If you become involved in the political process, you can help to determine the shape of the world you live in, both locally and globally.

If you don’t, someone else will do it – and you may not like the result.


101 Ways to Stop the War on Iraq
Compiled and written by Guy Dauncey, Victoria, BC, Canada

Ten Ways to Stop the War with Your Organization

81. Start a local Not In Our Name Network. See www.notinourname.net. Talk to your family and friends who share your concerns. Organize a discussion of the issues raised by the Pledge of Resistance. Set up a forum or meeting, and invite other organizations to participate. Or set up a new Peace Action chapter – it’s one of the largest US peace groups, with 100 chapters and student groups. See www.peace-action.org/gen/natlnet.html

82. Work for peace at your church or place of worship.

Pax Christi: www.paxchristiusa.org

Every Church a Peace Church: www.ecapc.org/mainframe.asp

Friends Service Committee (Quakers): www.afsc.org

83. Work for peace with your friends at school. Put up posters, and organize a meeting. Create a caring environment where you can give people a space to share what they are feeling, without interruption. Then decide if you want to do a vigil, or a fast, or something lse that is meaningful, and start making plans. By doing something, you will feel less powerless in the face of this horror.

84. Work for peace with your fellow students at college, to protest the war on Iraq and develop a peace initiative. See Campus Anti-War Movement: www.antiwarnetwork.org

85. Work for peace with your colleagues at work. Take copies of the downloadable petitions (see Solution #10) with you to work, and ask your colleagues if they would help you collect signatures. Organize a sandwich lunch meeting, and discuss what more you can do.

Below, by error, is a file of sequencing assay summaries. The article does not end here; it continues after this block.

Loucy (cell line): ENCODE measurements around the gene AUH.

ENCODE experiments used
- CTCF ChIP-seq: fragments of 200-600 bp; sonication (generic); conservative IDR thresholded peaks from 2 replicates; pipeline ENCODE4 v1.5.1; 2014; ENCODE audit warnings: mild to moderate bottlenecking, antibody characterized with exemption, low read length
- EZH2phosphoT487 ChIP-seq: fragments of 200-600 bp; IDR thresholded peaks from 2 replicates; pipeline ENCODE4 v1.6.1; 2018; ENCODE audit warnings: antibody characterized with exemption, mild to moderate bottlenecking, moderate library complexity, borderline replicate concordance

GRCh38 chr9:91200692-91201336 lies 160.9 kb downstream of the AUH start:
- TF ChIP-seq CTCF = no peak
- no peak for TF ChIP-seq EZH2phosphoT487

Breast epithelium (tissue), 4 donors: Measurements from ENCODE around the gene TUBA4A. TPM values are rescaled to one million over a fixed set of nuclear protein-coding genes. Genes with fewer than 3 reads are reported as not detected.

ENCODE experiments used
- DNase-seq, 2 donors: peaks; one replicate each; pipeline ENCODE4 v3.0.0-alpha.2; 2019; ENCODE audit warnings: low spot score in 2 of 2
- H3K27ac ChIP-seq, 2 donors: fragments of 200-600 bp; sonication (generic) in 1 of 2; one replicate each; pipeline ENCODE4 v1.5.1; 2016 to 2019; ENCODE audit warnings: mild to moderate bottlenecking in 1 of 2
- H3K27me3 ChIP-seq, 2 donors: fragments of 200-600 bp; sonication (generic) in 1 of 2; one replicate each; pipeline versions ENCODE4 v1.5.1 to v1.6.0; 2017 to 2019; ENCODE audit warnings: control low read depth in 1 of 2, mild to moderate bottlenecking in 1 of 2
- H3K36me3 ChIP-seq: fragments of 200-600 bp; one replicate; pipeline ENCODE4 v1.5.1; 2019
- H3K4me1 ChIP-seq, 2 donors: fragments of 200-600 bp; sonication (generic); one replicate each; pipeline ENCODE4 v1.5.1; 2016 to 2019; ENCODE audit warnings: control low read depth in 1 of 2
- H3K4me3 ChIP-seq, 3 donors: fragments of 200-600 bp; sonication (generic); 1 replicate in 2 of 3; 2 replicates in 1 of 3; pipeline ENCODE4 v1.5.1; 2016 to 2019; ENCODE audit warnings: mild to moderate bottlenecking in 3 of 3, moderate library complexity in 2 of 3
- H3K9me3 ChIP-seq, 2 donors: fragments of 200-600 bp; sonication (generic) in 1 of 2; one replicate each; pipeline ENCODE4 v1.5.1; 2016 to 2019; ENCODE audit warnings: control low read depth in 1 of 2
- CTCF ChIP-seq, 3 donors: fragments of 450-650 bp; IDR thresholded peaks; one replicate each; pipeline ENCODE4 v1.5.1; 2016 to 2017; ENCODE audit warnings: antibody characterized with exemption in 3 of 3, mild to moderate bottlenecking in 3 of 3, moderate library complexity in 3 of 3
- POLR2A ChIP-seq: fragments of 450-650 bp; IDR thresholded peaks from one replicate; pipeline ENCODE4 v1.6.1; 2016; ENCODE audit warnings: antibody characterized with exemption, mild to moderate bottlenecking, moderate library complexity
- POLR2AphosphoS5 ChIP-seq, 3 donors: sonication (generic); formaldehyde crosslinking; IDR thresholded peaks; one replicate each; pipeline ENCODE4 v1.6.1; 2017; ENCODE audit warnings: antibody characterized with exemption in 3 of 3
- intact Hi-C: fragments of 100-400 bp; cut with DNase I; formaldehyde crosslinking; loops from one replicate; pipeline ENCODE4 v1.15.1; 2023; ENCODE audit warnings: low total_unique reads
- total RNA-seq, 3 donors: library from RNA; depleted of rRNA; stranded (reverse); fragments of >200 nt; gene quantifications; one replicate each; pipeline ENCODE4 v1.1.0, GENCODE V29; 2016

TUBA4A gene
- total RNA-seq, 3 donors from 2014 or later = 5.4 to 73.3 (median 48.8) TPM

86. Call a press conference where local community leaders, religious leaders, veterans, politicians, and others can speak out against the war. Once you have people willing to speak out against the war, choose a place and time for the press conference, send out a press release, and follow up with a phone call to tell editors and reporters what you're doing. See Global Exchange: www.globalexchange.org/campaigns/iraq/tenthings.html

87. Use the Peace Pledge as an organizing tool. See www.peacepledge.org

88. Develop ties with other organizations in your community, and plan joint protest activities. Reach out to peace and justice groups; civil liberties and immigrants' rights organizations; high schools, colleges and universities; women's organizations; civic and community groups; religious congregations; professional organizations and unions; local ethnic and national community organizations.

89. Sign the Iraq Pledge of Resistance, and prepare to practice civil disobedience. Choose a facility that is associated with the government or the military, and plan a sit-in, lock-in or a non-violent occupation. Because this involves the likelihood of arrest, it is critical to prepare carefully, and to understand the importance of non-violence.- see www.peacepledge.org

Philadelphia activists prepare to oppose the war: www.geocities.com/brandywinepeace

Idaho activists prepare for civil disobedience: http://idaho.indymedia.org/news/2002/12/552.php

Pax Christi urges civil disobedience: www.natcath.com/NCR_Online/archives/081602/081602k.htm

Thousands prepare for non-violent action: www.peacepledge.org/resist/actiondays.htm

Brandywine (New Jersey) calls for civil disobedience: www.nowarnj.org/brandywine_community_pledgeofresistance.htm

90. Create a database of as many other organizations that you can think of in your community, and reach out to them in a systematic way, asking if they would share the Peace Pledge with their members, and work with you to work for peace.